The roots of hard rock as well as heavy metal can be traced back to antecedents in the 1950s. In the early 1950s, electric blues musicians began experimenting with hard rock elements, including driving rhythms, distorted guitar solos, and power chords. This was most evident in the work of Memphis blues guitarists such as Joe Hill Louis, Willie Johnson, and particularly Pat Hare, who captured a “grittier, nastier, more ferocious electric guitar sound” on records such as James Cotton’s “Cotton Crop Blues” (1954). Another important antecedent is Link Wray’s instrumental hit “Rumble” in 1958, and also the instrumentals of Dick Dale, such as “Let’s Go Trippin'” released in 1961.
In the mid-1960s, American and in particular British rock bands began to modify rock and roll adding harder sounds, heavier guitar riffs, bombastic drumming, and louder vocals. Early forms of hard rock can be heard in The Kingsmen’s version of “Louie, Louie” (1963), which made it a garage rock standard, and the songs of rhythm and blues influenced British Invasion acts, including “You Really Got Me” by The Kinks (1964), “My Generation” by The Who (1965) and “(I Can’t Get No) Satisfaction” (1965) by The Rolling Stones.
From the late 1960s it became common to divide mainstream rock music that emerged from psychedelia into soft and hard rock. Soft rock was often derived from folk rock, using acoustic instruments and putting more emphasis on melody and harmonies. In contrast, hard rock was most often derived from blues-rock and was played louder and with more intensity.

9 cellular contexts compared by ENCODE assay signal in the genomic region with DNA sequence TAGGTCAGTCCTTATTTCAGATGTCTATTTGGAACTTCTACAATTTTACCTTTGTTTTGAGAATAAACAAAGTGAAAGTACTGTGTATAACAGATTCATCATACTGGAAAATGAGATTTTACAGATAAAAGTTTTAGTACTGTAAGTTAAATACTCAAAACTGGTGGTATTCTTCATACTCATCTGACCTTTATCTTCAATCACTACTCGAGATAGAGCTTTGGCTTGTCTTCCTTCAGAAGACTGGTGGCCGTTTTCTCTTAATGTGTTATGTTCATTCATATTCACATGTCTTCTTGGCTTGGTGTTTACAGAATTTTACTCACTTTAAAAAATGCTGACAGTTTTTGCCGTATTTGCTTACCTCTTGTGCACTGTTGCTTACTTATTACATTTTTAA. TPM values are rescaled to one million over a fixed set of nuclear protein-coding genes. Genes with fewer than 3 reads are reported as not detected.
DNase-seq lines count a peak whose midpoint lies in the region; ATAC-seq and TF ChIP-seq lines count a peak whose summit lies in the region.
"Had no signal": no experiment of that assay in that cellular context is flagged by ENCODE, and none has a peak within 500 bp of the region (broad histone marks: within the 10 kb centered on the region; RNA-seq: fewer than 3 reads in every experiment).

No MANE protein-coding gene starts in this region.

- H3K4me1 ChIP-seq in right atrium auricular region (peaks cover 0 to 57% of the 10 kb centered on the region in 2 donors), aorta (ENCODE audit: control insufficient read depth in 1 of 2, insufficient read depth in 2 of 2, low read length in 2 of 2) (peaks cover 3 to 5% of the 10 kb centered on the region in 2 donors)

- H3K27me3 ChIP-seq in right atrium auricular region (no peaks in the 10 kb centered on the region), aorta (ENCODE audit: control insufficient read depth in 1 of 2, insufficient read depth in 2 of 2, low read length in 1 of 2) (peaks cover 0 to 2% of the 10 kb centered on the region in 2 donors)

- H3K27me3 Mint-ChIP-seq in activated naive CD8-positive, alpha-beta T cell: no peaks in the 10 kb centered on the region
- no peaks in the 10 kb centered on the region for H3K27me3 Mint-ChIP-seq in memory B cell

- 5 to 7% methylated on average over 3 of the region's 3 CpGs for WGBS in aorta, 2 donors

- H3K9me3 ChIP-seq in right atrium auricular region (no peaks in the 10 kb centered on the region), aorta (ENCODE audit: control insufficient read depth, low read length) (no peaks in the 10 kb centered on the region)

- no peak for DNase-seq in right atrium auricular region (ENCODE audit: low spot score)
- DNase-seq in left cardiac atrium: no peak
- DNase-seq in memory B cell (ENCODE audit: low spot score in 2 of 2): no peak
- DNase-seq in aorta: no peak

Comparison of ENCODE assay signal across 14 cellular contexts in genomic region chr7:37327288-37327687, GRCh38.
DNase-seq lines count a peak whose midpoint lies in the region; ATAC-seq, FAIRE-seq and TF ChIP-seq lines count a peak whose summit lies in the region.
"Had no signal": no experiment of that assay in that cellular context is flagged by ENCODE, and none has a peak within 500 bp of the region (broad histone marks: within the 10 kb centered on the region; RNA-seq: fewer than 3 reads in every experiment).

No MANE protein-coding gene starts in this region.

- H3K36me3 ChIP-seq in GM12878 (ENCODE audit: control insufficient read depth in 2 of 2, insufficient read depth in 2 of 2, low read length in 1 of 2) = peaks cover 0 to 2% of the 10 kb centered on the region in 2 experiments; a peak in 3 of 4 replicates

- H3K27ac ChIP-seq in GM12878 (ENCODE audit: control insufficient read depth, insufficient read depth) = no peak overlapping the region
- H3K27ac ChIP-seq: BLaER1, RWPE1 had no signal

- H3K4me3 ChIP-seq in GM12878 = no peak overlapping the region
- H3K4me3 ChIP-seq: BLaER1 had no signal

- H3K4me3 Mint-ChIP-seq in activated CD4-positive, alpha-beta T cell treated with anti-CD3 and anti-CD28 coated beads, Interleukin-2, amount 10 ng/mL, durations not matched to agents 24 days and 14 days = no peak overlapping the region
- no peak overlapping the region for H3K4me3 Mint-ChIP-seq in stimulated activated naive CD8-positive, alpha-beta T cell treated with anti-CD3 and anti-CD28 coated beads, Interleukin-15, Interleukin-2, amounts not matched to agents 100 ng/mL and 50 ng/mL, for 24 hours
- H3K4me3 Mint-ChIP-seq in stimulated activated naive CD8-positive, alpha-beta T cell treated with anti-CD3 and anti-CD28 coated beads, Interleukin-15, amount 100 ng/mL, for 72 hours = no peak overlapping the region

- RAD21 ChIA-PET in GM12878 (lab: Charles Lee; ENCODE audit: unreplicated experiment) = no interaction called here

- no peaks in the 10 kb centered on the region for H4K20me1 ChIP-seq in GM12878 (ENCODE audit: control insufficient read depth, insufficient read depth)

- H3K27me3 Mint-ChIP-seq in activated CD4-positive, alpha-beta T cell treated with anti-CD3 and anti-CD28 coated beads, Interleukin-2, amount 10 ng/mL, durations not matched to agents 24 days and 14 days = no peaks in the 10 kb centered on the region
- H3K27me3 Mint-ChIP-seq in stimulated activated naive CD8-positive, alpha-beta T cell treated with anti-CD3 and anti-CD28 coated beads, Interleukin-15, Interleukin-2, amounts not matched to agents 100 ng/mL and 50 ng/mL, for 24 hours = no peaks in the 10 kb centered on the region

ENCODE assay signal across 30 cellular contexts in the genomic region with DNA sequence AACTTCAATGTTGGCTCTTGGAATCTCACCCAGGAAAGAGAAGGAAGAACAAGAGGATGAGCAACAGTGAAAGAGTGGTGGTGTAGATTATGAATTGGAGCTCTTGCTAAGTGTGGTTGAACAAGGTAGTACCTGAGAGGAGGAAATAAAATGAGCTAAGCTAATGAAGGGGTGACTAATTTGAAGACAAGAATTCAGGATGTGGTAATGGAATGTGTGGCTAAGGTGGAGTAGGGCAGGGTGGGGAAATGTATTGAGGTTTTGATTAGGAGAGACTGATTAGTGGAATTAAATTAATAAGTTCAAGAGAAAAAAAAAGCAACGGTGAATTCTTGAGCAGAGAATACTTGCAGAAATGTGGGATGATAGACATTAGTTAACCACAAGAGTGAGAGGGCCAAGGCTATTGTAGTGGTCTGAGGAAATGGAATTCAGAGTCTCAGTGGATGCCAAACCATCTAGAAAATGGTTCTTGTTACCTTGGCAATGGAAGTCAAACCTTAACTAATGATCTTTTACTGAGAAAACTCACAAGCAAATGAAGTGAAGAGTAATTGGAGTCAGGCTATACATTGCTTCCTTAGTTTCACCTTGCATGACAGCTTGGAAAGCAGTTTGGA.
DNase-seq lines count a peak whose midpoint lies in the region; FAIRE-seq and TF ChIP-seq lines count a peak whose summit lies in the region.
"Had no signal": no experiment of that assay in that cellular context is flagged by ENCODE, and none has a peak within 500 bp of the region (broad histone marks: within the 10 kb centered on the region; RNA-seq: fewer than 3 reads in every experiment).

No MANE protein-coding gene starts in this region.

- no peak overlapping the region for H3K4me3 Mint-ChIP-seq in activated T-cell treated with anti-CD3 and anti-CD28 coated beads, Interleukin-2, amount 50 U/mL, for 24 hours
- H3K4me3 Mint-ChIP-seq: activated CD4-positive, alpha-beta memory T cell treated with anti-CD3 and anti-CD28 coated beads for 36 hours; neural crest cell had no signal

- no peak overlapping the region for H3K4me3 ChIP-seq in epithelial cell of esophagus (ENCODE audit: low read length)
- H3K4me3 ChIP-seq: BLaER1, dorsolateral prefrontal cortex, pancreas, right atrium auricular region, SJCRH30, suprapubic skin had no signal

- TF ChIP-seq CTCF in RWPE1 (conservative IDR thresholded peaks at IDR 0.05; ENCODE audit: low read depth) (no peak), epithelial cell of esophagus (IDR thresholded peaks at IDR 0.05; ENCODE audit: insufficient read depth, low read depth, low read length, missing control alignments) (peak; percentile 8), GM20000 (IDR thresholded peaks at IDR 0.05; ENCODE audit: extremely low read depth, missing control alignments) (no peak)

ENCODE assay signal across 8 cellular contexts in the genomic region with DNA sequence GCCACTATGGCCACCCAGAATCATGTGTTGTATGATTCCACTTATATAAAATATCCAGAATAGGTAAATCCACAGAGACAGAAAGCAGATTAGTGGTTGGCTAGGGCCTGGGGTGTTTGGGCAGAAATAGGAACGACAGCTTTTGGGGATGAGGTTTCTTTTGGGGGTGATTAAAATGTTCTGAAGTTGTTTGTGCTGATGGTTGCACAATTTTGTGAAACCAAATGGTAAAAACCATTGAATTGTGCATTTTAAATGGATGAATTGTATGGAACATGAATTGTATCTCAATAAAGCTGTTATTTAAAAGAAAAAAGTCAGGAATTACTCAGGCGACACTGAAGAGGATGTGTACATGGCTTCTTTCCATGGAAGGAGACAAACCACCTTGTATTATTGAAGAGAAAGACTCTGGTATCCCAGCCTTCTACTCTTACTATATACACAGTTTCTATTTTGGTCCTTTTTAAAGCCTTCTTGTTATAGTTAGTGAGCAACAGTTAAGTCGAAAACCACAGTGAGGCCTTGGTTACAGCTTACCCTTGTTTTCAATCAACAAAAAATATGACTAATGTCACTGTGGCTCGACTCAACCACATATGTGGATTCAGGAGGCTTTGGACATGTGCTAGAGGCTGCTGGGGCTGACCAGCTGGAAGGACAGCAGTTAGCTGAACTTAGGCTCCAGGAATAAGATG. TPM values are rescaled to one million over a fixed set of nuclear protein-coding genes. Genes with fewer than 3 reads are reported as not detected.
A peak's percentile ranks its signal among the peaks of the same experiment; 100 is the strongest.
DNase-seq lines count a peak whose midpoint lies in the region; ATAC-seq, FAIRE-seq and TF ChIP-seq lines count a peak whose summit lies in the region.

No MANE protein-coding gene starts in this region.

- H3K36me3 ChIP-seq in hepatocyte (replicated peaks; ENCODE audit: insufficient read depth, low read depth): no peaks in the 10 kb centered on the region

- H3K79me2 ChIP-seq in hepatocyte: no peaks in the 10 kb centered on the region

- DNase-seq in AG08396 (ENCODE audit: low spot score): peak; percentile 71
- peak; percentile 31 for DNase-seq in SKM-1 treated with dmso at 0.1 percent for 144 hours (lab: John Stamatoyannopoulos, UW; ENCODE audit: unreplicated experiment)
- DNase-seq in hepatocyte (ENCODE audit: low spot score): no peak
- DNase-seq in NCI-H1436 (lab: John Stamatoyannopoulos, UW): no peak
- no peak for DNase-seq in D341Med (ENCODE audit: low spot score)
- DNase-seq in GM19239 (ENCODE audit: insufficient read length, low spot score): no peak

Blues-rock acts that pioneered the sound included Cream, The Jimi Hendrix Experience, and The Jeff Beck Group. Cream, in songs like “I Feel Free” (1966) combined blues-rock with pop and psychedelia, particularly in the riffs and guitar solos of Eric Clapton. Jimi Hendrix produced a form of blues-influenced psychedelic rock, which combined elements of jazz, blues and rock and roll. From 1967 Jeff Beck brought lead guitar to new heights of technical virtuosity and moved blues-rock in the direction of heavy rock with his band, The Jeff Beck Group. Dave Davies of The Kinks, Keith Richards of The Rolling Stones, Pete Townshend of The Who, Hendrix, Clapton and Beck all pioneered the use of new guitar effects like phasing, feedback and distortion. The Beatles began producing songs in the new hard rock style, trying to create a greater level of noise than The Who, from The Beatles (1968) (known as the “White Album”) onwards, beginning with “Helter Skelter”. Some critics have written about its “proto-metal roar”, but others have argued that “their attempts at the heavy style were without exception embarrassing”.
Groups that emerged from the American psychedelic scene about the same time included Iron Butterfly, MC5, Blue Cheer and Vanilla Fudge. San Francisco band Blue Cheer released a crude and distorted cover of Eddie Cochran’s classic “Summertime Blues”, from their 1968 debut album Vincebus Eruptum, that outlined much of the later hard rock and heavy metal sound. The same month, Steppenwolf released its self-titled debut album, including “Born to Be Wild”, which contained the first lyrical reference to heavy metal and helped popularise the style when it was used in the film Easy Rider (1969). Iron Butterfly’s In-A-Gadda-Da-Vida (1968), with its 17-minute-long title track, using organs and with a lengthy drum solo, also prefigured later elements of the sound.